DNR workers, helpers collect duck carcasses

March 04, 1994|By William Thompson | William Thompson,Eastern Shore Bureau of The Sun

CHOPTANK RIVER -- Larry Manokey leaned over the starboard side of the small fiberglass boat and grabbed at something floating in the cold water.

"That's how we find most of them," he said, lifting the sodden carcass to reveal the torn flesh and exposed bones of an oldsquaw duck. "Their breasts are eaten out."

Killed by highly infectious avian cholera and then partially eaten by scavengers, ducks are washing ashore by the thousands around the Chesapeake Bay in Maryland and Virginia. The waterfowl die-off appears to be concentrated in the two-state area, but dead ducks have now been recovered as far south as the coast of North Carolina.

"It's real widespread," said Larry Hindman, Maryland's migratory bird program specialist. "I have no indication that mortality has dropped off."

Now in its second week, the disease continues to threaten the 1 million waterfowl that spend winters on the bay and the waterways that feed it.

Government employees and volunteers in Maryland and Virginia have recovered more than 7,600 carcasses around the bay since an outbreak of the disease was suspected when dead oldsquaws were spotted in Eastern Bay along Talbot and Queen Anne's counties.

The disease appears to have struck hardest at oldsquaws and other deep-diving ducks, although sea gulls have been dying as well.

The disease is not considered to be a high-risk problem for humans and other mammals. Neither does it appear to be an immediate threat to the hundreds of thousands of chickens of the Delmarva Peninsula's poultry industry.

Because avian cholera is transmitted from bird to bird through ingestion of food or contaminated water, signs that the dead ducks are being eaten by predators -- including other birds -- worry wildlife officials.

"It is a concern, but there's not much we can do about it," Mr. Hindman said.

Teams of state Department of Natural Resource workers like Mr. Manokey and Paul Brinsfield, who scoured the banks of the Choptank River Tuesday, are collecting the carcasses in a time-consuming, but important, effort to keep the bacteria from spreading inland to other bird populations.

Collecting carcasses is a cold, mundane task for the 25 to 30 people involved. Tuesday's search, for example, was hampered by low tide and a collar of ice that stretched 75 yards in some places along the eastern side of the Chesapeake.

A few birds were bagged in Dorchester County Tuesday, although a winter storm kept most crews on land.

"A lot of the birds are encapsulated in ice, and that makes recovery difficult," Mr. Hindman said.

As Mr. Brinsfield and Mr. Manokey walked along a deserted Dorchester County beach near the mouth of the Choptank River, they passed scores of tiny prints made in the sand by raccoons, gulls and other scavengers that feed on the duck carcasses.

Whenever they came upon a dead duck, they picked it up and dropped it into a plastic garbage bag. The carcasses -- 10 to a bag -- are delivered each day to the state Department of Agriculture's Animal Health Laboratory in Salisbury where they are incinerated.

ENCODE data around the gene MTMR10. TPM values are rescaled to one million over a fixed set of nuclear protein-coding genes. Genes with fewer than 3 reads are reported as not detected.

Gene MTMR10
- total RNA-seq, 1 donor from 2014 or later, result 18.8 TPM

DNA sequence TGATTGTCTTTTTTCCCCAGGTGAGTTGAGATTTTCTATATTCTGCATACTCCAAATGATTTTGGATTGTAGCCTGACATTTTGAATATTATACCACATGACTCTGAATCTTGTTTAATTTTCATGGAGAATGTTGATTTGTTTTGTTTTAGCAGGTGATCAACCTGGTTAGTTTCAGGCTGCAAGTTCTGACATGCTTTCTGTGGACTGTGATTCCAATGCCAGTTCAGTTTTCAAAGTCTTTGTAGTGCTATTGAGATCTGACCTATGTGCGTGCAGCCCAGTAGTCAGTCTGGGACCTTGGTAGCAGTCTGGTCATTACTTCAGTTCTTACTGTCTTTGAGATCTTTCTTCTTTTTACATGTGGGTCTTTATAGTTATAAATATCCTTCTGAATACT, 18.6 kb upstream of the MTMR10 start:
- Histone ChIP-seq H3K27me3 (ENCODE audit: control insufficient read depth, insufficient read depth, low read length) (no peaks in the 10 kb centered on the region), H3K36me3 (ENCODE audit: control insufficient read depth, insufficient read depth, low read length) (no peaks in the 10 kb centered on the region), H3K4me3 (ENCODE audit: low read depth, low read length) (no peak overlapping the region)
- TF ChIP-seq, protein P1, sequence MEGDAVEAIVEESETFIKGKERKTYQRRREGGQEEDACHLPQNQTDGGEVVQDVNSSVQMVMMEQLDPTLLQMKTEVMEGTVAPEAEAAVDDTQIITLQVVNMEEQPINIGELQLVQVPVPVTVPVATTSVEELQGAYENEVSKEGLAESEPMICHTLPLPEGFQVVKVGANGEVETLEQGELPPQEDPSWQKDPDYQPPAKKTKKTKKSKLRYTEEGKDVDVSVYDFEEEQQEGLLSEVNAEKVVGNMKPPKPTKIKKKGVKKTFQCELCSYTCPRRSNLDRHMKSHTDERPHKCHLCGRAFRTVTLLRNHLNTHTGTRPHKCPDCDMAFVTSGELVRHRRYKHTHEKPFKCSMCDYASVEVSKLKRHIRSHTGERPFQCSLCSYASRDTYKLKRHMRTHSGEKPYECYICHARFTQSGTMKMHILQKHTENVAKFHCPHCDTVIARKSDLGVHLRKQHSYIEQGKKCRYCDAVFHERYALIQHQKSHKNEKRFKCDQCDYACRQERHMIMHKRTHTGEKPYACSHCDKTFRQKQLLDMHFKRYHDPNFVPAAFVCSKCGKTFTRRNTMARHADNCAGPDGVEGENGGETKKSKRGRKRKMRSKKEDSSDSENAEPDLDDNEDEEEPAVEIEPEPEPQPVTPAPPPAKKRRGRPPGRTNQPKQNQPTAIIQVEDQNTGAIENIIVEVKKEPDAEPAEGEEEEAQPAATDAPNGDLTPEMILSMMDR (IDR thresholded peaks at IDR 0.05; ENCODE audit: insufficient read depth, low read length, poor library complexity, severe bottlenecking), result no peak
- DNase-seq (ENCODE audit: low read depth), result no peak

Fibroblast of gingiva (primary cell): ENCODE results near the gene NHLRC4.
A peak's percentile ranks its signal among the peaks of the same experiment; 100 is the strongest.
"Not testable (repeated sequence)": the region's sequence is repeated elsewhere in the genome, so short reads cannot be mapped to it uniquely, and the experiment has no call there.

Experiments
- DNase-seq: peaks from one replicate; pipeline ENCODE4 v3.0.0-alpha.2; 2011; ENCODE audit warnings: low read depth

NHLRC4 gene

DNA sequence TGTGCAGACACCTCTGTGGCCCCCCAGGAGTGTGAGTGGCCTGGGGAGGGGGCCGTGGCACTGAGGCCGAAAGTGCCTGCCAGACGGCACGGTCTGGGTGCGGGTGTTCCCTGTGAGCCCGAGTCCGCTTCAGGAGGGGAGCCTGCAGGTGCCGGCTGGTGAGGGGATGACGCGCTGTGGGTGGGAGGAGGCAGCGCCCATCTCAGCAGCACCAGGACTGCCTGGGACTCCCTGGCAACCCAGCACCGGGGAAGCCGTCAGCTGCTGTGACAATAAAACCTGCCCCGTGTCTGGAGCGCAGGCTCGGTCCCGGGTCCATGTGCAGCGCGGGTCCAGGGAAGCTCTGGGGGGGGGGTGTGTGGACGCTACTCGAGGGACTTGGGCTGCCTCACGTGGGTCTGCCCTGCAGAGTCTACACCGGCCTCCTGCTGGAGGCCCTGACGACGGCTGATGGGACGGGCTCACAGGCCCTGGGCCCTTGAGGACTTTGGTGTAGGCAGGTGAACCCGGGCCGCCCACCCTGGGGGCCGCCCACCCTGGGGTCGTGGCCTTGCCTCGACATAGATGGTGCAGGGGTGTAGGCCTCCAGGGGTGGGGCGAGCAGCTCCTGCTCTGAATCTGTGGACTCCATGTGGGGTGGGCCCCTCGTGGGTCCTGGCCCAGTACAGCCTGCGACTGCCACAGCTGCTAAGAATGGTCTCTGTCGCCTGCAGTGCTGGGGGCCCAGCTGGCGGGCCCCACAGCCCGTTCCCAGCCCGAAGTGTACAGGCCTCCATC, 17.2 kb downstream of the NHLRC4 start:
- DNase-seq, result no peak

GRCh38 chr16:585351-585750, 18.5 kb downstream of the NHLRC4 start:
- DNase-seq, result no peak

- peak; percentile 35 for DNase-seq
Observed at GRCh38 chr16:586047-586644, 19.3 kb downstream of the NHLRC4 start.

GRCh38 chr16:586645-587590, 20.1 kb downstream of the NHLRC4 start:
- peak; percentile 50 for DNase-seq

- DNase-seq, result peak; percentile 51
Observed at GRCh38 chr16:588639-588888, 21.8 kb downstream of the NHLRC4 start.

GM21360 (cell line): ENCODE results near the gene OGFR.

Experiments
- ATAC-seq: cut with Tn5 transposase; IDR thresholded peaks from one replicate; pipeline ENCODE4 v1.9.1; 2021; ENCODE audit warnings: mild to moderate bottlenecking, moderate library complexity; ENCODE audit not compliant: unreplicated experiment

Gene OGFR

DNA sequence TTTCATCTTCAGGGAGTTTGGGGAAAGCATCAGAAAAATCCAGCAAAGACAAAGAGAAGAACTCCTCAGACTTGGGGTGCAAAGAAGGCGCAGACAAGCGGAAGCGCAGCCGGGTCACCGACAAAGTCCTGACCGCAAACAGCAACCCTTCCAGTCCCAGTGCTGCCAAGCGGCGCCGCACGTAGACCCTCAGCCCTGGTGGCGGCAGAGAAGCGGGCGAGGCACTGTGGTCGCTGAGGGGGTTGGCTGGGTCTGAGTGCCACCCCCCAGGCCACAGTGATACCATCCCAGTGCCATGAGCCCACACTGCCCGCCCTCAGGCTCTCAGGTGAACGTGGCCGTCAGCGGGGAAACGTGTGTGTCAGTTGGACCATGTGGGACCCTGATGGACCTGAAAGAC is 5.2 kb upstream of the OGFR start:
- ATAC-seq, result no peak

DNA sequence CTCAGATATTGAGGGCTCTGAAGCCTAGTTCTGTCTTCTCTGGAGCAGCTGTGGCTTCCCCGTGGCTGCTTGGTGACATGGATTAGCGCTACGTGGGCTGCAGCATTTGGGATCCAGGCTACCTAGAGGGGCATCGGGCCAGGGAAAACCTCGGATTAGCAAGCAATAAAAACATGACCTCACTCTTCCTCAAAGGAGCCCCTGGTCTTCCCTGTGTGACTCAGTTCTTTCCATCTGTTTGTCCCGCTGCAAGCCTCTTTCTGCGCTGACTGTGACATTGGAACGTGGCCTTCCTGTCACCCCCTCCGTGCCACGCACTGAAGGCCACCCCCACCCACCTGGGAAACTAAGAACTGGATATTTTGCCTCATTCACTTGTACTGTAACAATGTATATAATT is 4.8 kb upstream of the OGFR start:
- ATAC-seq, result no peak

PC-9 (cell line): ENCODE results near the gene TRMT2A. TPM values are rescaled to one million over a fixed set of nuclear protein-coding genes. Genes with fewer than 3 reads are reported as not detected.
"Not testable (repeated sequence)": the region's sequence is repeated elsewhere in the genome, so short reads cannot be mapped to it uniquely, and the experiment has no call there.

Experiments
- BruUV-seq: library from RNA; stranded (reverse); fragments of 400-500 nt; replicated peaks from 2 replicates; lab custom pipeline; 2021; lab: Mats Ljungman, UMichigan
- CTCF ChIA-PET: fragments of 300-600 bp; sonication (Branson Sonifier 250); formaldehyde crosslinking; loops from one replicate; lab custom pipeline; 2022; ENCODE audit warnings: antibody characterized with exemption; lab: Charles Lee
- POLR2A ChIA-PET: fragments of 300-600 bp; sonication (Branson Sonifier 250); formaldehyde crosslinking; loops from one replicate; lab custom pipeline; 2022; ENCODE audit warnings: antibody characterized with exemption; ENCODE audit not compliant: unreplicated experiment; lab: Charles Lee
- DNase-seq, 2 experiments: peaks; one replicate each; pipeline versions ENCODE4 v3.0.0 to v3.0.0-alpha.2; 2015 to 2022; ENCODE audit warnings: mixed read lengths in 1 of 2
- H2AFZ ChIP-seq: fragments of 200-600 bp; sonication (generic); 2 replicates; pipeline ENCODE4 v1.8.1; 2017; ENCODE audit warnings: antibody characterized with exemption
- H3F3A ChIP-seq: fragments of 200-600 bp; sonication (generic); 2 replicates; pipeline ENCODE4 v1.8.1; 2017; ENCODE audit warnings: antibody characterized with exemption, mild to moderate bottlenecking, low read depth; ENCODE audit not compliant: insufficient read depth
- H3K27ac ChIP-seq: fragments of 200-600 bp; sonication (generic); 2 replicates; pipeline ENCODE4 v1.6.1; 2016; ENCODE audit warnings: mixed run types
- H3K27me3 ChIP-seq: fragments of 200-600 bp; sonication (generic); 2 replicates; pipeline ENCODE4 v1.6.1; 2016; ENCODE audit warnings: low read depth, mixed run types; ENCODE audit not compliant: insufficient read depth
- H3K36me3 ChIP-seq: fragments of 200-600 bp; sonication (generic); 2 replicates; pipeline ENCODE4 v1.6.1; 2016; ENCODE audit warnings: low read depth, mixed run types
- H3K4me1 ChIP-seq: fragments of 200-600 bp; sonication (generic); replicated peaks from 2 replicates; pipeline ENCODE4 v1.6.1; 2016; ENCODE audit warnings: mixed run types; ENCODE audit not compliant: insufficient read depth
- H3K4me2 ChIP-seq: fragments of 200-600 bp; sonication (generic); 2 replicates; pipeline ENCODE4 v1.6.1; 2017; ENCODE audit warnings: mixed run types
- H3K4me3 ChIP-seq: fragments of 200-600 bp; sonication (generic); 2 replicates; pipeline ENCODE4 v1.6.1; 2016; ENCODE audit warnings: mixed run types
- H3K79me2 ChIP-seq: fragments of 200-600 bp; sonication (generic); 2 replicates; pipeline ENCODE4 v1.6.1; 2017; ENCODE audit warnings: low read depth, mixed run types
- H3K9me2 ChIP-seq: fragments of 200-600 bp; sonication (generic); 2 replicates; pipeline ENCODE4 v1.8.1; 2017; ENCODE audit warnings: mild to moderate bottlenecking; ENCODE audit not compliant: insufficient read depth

"There's nothing glamorous about this," Mr. Manokey said.

The men bagged 11 ducks in two hours. A day earlier, they had found 50 birds in the same area. The previous Friday they picked up 147. Winds apparently shifted Monday night, and dead birds probably washed up on other shores.

Mr. Brinsfield, a DNR worker for 30 years, said the current outbreak reminded him of the 1978 die-off. "We picked up ducks for a couple of weeks," he said. "I don't think we scratched the surface -- then or now."

Mr. Hindman said reconnaissance flights from the Patuxent Naval Air Test Center in St. Mary's County are helping in the search for large numbers of carcasses. The die-off, he said, may not affect many birds north of the Chesapeake Bay Bridge because most sea ducks spend winter in the lower portions of the Chesapeake.

Although avian cholera can infect chickens, Mr. Hindman said there is no evidence to show that the disease has spread inland to chicken farms.

"It's possible, but it's a long shot," he said. "In past outbreaks, we've never seen a link between this disease and the poultry population."

He said the Delmarva poultry industry has been alerted to the disease and is communicating with the state agriculture department.

Avian cholera is unrelated to avian influenza, a virus that periodically kills poultry.

Similar avian cholera outbreaks occurred in the Chesapeake Bay three times in the past 24 years. More than 50,000 birds died in 1970 and in 1978.

The cholera, which is caused by the bacterium Pasteurella multocida, was confirmed early last week at the state agricultural laboratory in Salisbury. Scientists believe the disease is activated during severe winters.

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